In contrast to the unconstitutional Bucklin system, Single Transferable Vote not only does not share this infirmity, it clearly possesses the qualities the Court said were required of a voting system. In a similar election under Single Transferable Vote, each voter would have one vote which would be counted for each voter's highest preferred candidate who was eligible to receive it. The total number of votes would never change (except for voters who failed to name a second or subsequent choice, whose votes would be considered as being exhausted if their first choice candidate was dropped after the first round of counting). The practical effect would be no different than having a runoff election to narrow the number of candidates to two, except that it would occur instantaneously.13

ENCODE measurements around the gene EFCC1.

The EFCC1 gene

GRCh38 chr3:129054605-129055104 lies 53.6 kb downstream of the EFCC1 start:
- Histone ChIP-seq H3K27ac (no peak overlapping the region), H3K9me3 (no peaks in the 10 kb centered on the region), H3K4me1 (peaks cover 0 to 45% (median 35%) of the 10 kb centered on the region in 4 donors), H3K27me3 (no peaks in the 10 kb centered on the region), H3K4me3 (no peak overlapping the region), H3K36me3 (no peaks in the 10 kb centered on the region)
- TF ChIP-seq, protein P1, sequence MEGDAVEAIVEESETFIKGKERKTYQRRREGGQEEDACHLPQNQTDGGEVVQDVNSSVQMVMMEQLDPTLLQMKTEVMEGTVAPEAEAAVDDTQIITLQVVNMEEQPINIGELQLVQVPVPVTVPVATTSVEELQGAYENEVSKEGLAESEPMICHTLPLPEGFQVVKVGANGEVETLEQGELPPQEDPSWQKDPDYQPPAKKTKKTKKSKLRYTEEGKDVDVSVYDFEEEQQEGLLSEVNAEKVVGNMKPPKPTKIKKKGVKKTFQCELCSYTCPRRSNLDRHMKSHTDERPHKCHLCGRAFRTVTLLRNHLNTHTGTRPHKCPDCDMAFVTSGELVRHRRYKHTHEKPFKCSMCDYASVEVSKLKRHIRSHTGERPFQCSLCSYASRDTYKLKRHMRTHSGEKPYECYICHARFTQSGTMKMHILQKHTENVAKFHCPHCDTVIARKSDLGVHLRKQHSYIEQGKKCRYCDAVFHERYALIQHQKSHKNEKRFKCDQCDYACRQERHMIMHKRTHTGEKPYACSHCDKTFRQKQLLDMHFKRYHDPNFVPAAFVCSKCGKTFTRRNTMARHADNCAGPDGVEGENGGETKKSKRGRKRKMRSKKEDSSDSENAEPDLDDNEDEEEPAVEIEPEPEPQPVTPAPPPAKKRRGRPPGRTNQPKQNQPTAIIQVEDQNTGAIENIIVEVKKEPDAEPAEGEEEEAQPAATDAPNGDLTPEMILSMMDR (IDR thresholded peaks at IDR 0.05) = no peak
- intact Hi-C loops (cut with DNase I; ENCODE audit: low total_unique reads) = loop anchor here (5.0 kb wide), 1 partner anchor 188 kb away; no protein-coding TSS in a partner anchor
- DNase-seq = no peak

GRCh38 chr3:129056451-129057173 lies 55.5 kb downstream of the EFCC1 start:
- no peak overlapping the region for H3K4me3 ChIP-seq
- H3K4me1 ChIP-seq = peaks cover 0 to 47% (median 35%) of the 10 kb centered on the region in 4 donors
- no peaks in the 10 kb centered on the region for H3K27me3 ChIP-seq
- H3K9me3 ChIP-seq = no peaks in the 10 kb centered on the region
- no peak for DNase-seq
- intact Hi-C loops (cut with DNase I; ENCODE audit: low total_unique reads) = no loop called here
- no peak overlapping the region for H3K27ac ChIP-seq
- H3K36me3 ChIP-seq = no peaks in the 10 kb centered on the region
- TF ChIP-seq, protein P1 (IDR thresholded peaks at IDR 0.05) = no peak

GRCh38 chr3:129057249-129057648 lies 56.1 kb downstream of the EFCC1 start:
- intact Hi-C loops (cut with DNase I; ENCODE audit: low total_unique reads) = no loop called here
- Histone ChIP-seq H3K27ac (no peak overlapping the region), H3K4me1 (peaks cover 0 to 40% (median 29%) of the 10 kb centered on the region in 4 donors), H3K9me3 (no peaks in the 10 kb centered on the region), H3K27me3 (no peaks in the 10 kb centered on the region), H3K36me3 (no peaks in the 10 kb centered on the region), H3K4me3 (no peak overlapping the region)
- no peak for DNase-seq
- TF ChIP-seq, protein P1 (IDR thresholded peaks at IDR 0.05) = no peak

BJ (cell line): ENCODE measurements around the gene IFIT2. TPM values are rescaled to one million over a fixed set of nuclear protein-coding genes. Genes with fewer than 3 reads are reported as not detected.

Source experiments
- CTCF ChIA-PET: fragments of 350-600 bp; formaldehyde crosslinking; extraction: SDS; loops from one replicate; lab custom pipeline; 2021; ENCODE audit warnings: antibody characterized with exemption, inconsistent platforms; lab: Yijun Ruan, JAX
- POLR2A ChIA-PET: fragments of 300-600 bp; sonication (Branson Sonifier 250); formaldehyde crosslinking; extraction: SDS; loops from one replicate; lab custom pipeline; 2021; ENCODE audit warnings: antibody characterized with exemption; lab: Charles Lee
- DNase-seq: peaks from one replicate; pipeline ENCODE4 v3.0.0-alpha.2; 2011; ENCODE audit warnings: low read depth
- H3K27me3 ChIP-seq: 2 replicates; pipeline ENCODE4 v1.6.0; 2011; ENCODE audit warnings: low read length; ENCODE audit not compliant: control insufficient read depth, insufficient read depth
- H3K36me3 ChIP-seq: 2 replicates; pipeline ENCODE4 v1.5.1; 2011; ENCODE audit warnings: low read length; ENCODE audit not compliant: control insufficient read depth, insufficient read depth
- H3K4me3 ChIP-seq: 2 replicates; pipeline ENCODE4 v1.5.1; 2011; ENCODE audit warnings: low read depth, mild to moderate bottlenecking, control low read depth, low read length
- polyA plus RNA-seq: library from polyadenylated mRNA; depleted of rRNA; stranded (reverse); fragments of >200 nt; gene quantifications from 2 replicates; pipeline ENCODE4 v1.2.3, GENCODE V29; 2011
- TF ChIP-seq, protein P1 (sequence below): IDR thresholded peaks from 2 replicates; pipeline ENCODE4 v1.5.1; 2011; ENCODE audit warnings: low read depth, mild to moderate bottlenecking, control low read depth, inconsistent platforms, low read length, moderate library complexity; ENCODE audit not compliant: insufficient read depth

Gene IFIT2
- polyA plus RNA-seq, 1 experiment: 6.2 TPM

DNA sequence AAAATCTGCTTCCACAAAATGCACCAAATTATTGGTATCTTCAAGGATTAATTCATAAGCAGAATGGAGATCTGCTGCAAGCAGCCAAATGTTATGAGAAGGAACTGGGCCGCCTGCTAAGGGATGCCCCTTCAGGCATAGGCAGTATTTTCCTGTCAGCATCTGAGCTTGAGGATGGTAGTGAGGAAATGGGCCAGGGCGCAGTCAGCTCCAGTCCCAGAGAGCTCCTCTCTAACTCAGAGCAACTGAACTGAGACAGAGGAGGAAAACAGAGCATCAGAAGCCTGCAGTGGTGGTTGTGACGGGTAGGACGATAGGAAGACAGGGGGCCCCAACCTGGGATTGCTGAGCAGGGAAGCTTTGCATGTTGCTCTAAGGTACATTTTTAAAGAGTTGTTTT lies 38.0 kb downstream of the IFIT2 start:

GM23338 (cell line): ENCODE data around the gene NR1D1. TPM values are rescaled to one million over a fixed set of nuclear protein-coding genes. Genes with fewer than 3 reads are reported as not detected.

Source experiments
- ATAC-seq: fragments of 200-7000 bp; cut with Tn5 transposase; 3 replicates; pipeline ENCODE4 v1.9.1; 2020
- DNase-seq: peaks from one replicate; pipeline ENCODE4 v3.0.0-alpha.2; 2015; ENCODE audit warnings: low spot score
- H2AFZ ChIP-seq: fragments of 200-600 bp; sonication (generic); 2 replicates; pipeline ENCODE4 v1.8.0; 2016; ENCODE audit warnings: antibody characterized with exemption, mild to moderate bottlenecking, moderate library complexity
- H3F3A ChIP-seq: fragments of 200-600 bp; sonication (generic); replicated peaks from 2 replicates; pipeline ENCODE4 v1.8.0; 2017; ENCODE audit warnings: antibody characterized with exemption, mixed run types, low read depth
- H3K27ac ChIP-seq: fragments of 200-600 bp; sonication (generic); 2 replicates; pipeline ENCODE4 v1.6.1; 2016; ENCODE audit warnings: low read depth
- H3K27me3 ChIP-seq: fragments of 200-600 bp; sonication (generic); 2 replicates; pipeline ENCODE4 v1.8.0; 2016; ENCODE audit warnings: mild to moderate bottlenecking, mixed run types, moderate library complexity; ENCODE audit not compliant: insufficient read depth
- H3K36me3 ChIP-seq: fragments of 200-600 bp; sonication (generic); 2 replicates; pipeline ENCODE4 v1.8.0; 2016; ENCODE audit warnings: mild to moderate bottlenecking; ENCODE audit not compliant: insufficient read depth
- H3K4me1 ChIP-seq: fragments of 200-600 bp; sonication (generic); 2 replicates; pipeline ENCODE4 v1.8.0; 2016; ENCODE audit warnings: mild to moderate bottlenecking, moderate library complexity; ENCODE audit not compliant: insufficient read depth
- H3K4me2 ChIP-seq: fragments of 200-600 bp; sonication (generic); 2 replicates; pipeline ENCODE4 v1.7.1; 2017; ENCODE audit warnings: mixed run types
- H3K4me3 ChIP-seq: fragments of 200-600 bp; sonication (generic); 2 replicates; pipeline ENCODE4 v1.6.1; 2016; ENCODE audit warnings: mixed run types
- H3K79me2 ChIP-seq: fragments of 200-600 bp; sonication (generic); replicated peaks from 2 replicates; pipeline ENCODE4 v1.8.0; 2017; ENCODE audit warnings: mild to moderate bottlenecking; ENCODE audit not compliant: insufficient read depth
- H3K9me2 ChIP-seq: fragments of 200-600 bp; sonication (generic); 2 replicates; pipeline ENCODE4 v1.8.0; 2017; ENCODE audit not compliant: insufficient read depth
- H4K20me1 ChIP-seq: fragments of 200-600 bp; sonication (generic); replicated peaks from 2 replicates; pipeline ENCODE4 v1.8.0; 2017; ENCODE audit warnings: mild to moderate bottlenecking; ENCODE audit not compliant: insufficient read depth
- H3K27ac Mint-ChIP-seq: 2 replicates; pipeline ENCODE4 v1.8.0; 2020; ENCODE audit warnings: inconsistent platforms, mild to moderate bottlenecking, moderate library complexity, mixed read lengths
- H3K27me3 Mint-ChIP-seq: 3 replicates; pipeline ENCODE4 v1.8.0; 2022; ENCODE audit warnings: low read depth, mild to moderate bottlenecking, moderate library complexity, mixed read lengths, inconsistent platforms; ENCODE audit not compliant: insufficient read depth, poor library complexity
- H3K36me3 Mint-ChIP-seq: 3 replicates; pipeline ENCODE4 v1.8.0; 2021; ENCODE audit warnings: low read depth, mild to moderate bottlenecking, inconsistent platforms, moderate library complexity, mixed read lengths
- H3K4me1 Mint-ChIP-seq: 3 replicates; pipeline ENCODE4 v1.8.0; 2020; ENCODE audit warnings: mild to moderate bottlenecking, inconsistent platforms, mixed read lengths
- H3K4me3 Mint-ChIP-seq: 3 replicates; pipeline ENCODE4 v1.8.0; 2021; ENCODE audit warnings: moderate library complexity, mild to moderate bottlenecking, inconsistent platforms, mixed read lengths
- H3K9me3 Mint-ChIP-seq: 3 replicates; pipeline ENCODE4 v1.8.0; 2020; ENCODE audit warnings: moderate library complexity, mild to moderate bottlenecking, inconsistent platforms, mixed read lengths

Thus, a full reading of Brown v. Smallwood shows the Court invalidated the Bucklin system not because it was a preferential voting method per se, but because it had the effect of giving some voters more than one vote, and because it did not permit the voters to fully and effectively support their first choices. Because Single Transferable Vote does not share this fatal flaw, there is no reason to believe that the Supreme Court would hold that Brown v. Smallwood would prohibit a city from adopting Single Transferable Vote for its municipal elections.

Statutory Challenge
In the city of Roseville, advocates of election reform came up against a statutory, not constitutional, argument thwarting adoption of Single Transferable Vote. This argument, too, does not withstand analysis.